I have found Googles strategy completely illogical. What do they have to gain from Android? They are an advertising company, do they actually think that all Android users use their search engine?

My take:

Google saw mobile platforms as the "Next Big Thing" and they were afraid that Apple (or whoever would dominate the space) could shut them out with their own proprietary advertising solution. So, Google spent some of their cash on putting together an open-ish OS for cellphones and released it into the wild. The manufacturers who picked it up largely didn't want to get in to advertising, so Google didn't get shut out of this new market.

Google also has the problem that they may a lot of money, but recognize they are currently a one-trick pony - the sell search ads and that makes the bulk of their revenue. They have a pretty high profit margin (about 25% of revenue), so they are using it to look around for new markets and to defend their current "turf". Developing Android probably didn't cost that much, so it was a reasonable hedge to ensure they had access to the mobile ad market.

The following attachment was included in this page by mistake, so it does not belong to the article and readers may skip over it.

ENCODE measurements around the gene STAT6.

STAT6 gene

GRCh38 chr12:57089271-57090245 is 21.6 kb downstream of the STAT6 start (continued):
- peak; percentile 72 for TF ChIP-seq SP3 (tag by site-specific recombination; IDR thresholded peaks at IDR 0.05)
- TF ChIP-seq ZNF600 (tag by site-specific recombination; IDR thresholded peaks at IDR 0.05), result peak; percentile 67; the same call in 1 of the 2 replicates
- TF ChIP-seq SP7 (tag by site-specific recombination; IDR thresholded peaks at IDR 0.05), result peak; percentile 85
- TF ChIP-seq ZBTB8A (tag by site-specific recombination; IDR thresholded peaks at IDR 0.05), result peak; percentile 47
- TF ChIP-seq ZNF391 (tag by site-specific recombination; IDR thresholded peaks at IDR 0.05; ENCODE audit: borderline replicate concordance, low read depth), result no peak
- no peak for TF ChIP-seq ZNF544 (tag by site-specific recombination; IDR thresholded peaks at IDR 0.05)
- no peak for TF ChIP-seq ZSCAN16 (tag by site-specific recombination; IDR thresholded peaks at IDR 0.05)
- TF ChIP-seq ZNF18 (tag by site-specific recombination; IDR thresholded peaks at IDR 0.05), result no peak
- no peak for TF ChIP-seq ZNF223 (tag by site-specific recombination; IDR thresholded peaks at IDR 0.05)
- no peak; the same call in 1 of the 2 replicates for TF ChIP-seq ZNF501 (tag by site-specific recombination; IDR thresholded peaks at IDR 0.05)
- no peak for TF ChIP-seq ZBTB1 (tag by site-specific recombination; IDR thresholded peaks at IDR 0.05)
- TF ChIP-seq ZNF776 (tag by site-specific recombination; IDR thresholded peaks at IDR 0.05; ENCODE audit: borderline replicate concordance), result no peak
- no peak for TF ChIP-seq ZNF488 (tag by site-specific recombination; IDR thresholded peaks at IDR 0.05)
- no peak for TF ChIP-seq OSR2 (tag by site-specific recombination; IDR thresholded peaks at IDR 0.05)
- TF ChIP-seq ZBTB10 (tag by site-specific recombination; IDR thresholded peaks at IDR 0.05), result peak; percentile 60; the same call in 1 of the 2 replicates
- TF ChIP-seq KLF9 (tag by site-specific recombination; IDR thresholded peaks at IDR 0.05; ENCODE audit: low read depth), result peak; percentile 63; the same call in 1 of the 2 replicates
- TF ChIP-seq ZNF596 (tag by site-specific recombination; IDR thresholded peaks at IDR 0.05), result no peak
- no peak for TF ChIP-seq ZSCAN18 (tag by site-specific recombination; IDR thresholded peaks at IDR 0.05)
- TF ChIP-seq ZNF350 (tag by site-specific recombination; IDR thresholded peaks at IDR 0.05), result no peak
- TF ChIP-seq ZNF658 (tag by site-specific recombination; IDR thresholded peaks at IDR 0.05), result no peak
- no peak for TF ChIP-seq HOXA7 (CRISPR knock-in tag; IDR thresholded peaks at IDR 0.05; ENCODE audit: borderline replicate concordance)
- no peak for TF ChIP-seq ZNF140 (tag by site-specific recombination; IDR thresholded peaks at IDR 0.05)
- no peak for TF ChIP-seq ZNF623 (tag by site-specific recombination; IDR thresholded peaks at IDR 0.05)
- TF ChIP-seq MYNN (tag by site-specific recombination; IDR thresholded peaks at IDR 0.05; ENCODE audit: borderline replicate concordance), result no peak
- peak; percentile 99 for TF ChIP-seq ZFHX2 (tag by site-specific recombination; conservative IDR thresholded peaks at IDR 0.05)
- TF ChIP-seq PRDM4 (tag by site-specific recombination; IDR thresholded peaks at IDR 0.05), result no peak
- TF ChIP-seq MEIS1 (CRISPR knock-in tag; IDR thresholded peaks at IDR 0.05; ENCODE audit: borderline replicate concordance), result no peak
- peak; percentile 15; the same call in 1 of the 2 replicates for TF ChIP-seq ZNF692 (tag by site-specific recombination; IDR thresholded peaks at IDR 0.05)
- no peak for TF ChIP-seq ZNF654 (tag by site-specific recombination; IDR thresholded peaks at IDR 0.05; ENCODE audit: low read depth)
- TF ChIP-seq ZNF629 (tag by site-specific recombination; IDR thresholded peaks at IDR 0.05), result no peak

post #48 of 65
Quote:
Originally Posted by afrodri View Post

My take:

Google saw mobile platforms as the "Next Big Thing" and they were afraid that Apple (or whoever would dominate the space) could shut them out with their own proprietary advertising solution. So, Google spent some of their cash on putting together an open-ish OS for cellphones and released it into the wild. The manufacturers who picked it up largely didn't want to get in to advertising, so Google didn't get shut out of this new market.

Google also has the problem that they may a lot of money, but recognize they are currently a one-trick pony - the sell search ads and that makes the bulk of their revenue. They have a pretty high profit margin (about 25% of revenue), so they are using it to look around for new markets and to defend their current "turf". Developing Android probably didn't cost that much, so it was a reasonable hedge to ensure they had access to the mobile ad market.